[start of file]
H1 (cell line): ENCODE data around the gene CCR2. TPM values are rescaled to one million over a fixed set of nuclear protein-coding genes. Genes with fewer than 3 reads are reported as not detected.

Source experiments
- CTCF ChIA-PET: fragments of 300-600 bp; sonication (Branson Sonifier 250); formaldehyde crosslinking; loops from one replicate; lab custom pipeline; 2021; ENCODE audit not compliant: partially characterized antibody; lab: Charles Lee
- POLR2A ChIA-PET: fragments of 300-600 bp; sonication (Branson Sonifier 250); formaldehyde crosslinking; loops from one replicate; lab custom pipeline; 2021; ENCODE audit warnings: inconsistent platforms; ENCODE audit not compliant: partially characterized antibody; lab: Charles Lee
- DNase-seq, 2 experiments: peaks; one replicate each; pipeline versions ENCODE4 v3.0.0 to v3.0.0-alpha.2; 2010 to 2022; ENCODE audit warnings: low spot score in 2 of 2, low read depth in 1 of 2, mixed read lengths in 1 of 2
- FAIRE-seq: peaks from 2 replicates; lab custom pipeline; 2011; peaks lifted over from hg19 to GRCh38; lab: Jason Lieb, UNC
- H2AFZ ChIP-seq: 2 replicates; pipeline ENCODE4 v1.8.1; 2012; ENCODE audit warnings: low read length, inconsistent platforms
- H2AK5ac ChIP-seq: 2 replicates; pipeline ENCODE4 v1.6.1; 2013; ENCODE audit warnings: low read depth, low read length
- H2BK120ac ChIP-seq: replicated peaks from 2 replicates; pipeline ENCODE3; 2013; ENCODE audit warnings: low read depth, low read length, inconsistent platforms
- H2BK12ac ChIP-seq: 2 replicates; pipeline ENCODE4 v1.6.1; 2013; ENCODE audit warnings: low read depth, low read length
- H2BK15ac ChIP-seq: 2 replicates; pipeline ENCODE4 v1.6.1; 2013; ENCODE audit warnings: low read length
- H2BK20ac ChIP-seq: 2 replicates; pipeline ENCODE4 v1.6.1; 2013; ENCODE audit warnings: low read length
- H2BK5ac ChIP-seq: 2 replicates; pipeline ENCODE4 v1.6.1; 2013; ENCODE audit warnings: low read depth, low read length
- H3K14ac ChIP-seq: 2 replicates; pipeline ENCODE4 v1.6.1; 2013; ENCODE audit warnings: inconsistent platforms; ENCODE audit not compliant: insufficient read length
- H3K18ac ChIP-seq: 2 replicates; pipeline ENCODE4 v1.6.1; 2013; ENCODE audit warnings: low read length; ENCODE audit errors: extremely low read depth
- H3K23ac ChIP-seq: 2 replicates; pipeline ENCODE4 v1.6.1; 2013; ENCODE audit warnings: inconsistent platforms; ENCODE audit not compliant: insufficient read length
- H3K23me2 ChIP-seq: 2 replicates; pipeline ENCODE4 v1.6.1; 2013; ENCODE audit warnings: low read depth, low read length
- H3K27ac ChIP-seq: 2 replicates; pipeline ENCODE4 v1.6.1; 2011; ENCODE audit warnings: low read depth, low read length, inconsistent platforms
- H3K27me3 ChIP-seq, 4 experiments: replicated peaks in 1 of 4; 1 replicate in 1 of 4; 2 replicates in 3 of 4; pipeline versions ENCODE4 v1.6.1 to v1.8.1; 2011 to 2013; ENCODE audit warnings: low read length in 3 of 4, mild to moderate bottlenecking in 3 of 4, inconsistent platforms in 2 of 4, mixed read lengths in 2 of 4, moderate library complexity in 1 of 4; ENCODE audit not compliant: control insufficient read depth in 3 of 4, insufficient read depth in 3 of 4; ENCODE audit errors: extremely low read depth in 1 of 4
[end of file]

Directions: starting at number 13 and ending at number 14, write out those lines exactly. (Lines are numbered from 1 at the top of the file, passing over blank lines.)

- H2BK5ac ChIP-seq: 2 replicates; pipeline ENCODE4 v1.6.1; 2013; ENCODE audit warnings: low read depth, low read length
- H3K14ac ChIP-seq: 2 replicates; pipeline ENCODE4 v1.6.1; 2013; ENCODE audit warnings: inconsistent platforms; ENCODE audit not compliant: insufficient read length